"Feed formulation is part science, and part art," Kopp said. "Nutritionists sometimes have to extrapolate information from research in other species and from hands-on experience. In an ideal world, all nutritionists would like to base their formulas only on proven research. Many times the Nobel Peace Prize Research is not available, but the basic science behind a certain formula recommendation is logical.

"How rations are altered from NRC guidelines is the 'art' of feeding horses," he added. "And that is the important difference from one feed to the next."

While most feeds provide materials that include protein, fat, and fiber, as well as other supplements, the quality and quantity of the individual components can vary greatly. Kopp noted that some states have extended the labeling requirements on feed bags to include more information, such as: calcium (minimum and maximum levels), phosphorus, selenium, zinc, copper, and vitamin A.

Some feed manufacturers have voluntarily increased the amount of information on feed bags and tags, Kopp said. A reputable feed company should provide a complete nutrient breakdown for the owner and veterinarian to examine. A feed manufacturer will not release their "proprietary" formula, but should give you the nutrient levels found in the feed so that an accurate comparison can be made. However, comparing feed tags only does not provide the "complete picture," Kopp warned.

"For example, with foal and broodmare diets, not only is the percent of protein important, but also the quantities of essential amino acids," he said. "Two feeds may have the same crude protein guarantee, but vastly differ in guaranteed levels of lysine and methionine. The quality of protein is based on the amino acids that make up that protein. You may be feeding the correct amount of protein, but lacking in certain critical amino acids."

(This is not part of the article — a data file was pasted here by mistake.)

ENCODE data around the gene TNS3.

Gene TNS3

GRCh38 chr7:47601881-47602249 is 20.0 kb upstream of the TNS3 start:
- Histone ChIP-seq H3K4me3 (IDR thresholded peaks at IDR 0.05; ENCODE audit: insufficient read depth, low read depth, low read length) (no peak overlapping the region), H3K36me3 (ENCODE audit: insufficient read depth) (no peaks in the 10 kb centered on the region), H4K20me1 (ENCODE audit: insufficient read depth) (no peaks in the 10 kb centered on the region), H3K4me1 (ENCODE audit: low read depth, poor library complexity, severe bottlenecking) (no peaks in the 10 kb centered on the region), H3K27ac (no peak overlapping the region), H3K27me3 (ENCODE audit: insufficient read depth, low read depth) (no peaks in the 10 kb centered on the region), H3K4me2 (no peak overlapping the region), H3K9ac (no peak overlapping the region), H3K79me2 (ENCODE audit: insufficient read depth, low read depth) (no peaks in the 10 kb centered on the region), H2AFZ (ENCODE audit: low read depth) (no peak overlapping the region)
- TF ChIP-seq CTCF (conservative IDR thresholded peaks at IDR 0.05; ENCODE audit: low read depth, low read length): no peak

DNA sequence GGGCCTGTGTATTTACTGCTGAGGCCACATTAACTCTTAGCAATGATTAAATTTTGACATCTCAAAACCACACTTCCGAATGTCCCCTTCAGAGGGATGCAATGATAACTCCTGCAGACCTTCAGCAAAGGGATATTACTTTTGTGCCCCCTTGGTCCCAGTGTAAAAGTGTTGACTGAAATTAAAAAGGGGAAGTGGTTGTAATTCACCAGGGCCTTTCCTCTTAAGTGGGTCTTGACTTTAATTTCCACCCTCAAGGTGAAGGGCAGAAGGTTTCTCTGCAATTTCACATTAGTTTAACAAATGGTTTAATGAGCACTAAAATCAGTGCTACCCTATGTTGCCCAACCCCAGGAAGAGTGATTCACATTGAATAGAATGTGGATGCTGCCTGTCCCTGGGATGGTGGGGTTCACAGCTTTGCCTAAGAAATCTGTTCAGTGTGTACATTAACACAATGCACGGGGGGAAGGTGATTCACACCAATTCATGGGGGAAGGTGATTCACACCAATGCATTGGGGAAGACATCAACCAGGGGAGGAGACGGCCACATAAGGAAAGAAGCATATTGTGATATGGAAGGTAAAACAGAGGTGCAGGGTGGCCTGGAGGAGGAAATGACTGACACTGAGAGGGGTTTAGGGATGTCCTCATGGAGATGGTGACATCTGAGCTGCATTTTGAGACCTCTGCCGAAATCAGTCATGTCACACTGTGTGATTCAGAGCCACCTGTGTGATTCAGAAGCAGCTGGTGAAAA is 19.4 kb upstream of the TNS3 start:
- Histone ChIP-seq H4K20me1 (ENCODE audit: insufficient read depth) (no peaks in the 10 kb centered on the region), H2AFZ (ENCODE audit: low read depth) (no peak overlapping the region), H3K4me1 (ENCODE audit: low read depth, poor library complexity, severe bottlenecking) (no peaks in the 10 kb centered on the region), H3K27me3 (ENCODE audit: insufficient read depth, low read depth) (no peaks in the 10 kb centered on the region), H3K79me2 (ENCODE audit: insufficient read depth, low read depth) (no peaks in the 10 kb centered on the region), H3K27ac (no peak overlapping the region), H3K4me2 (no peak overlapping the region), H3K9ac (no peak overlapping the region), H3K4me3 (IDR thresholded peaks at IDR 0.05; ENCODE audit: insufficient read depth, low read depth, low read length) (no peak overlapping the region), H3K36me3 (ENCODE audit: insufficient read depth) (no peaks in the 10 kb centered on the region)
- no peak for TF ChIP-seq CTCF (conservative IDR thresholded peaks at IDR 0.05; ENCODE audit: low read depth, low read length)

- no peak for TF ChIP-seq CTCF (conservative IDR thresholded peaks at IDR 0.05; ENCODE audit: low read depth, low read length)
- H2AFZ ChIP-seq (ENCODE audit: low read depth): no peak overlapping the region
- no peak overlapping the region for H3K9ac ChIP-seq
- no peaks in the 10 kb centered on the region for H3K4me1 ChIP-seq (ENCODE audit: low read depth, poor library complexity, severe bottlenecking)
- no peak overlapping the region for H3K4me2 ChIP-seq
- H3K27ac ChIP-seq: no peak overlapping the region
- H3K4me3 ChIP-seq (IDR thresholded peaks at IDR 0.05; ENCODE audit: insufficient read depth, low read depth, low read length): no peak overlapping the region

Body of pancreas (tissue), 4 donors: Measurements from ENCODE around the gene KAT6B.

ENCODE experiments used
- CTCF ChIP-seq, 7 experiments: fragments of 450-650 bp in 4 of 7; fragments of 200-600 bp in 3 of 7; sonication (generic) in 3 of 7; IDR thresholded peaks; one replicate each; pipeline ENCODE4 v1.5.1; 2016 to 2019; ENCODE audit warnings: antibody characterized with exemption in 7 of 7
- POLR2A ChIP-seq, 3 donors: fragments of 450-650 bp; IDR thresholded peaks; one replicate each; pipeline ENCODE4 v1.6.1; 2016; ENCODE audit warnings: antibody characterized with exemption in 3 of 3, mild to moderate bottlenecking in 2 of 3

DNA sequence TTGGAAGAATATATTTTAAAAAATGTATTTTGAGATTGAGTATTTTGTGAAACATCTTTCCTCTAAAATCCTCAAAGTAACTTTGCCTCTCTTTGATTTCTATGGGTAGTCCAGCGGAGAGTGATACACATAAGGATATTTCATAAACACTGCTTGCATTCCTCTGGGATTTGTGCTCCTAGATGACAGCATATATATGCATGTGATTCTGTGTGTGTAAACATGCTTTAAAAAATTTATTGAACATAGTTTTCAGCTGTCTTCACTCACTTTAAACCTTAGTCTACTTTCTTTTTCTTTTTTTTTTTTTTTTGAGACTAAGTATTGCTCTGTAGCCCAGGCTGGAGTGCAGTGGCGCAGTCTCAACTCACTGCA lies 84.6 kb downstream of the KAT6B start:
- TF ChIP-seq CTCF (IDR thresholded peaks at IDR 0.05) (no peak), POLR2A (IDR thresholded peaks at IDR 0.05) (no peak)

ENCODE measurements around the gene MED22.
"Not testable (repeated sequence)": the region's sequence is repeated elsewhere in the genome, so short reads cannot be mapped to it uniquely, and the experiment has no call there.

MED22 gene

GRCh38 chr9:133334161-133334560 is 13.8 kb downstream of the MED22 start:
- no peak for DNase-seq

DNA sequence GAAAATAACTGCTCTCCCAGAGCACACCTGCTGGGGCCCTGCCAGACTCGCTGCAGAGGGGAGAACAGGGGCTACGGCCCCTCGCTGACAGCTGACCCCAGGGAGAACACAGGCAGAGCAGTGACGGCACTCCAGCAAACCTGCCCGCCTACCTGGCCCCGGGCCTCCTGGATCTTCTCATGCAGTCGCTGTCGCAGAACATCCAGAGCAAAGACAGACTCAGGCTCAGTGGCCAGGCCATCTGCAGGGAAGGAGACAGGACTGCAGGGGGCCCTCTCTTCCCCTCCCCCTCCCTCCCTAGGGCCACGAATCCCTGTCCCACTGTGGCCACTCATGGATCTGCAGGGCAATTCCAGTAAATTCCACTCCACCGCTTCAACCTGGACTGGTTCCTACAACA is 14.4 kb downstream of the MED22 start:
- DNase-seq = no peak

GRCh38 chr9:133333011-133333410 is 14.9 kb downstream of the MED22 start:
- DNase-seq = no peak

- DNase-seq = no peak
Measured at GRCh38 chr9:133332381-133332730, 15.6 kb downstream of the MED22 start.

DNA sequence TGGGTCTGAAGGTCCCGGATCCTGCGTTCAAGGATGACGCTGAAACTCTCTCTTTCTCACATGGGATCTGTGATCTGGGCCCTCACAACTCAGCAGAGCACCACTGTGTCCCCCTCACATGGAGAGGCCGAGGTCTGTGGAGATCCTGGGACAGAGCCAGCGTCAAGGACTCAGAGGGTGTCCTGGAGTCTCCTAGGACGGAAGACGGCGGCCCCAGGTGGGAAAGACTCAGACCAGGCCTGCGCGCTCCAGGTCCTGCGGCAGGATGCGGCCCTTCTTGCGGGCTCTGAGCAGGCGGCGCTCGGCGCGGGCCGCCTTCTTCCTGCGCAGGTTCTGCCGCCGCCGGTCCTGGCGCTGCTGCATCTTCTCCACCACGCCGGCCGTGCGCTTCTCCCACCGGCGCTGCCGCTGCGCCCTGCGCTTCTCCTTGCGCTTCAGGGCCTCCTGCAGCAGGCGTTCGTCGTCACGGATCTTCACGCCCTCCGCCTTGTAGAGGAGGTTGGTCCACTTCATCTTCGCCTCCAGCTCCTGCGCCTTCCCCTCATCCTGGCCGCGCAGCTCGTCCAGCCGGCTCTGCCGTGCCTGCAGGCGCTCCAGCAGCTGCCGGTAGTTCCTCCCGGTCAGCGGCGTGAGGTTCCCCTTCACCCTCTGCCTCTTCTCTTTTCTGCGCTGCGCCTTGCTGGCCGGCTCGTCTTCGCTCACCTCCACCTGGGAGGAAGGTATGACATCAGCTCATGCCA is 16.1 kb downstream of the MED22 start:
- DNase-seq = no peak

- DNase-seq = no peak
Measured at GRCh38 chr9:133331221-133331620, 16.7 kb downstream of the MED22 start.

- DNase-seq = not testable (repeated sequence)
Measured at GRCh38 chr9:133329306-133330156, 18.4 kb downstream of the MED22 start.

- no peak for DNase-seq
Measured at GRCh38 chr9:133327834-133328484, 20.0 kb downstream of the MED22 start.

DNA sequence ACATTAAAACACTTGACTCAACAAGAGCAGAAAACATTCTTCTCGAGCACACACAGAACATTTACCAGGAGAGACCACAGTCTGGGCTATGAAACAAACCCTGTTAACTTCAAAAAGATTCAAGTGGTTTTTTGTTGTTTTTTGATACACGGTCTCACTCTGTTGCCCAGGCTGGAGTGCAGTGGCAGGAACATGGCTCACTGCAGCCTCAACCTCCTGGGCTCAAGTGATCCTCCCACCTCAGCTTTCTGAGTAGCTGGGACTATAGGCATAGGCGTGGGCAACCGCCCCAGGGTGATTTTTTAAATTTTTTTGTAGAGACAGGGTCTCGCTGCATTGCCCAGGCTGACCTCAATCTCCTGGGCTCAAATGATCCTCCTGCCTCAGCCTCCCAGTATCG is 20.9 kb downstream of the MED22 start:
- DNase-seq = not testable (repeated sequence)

Another misconception about protein within the horse industry is energy. Horsemen for years have equated higher protein feeds with higher energy (calories). From this false logic, many owners and trainers have insisted on higher protein feeds for performance horses. It is not true that higher protein feeds are always higher in calories.

"The mature performance horse does not require very many grams of protein per day," Kopp explained. "Excess protein is actually a load on the liver and kidneys because of increased ammonia and urea production. Horses that consume more protein than they require will have to drink more water to excrete urea through the urine. It also has been theorized that increased ammonia production could affect intestinal and muscle physiology."

Protein is mainly used for structural needs in the body. With a mature horse, the need for a high-protein feed is diminished because most growth is completed. This becomes even more important if owners are feeding higher protein forages like alfalfa and clover. Most performance horses will only require a grain concentrate of 10% protein to balance the ration with these high protein fiber sources. The growing horse, lactating mare, and the geriatric horse do need higher protein rations.

Another area of misunderstanding is the benefit of fat in the equine diet. While high-fat diets might be the horror of human health, increasing the fat in your horse's diet might improve performance and health. Horses get into trouble when they consume excess soluble carbohydrates (sugars), which can lead to colic, diarrhea, myositis, and laminitis, said Kopp.

"By feeding a higher fat ration to your horse, it will be consuming less soluble carbohydrates," Kopp said. "Higher fat rations have been proven to have nutritional benefits for many equine disciplines and lifestyles. Horses require fewer pounds of grain concentrate with higher fat rations."

Five pounds of higher fat ration has more calories than five pounds of a lower fat ration, so you can and should feed less, he added.

Crude fiber guarantees on feed tags can also be confusing--protein and fiber quality might not be apparent, Kopp noted.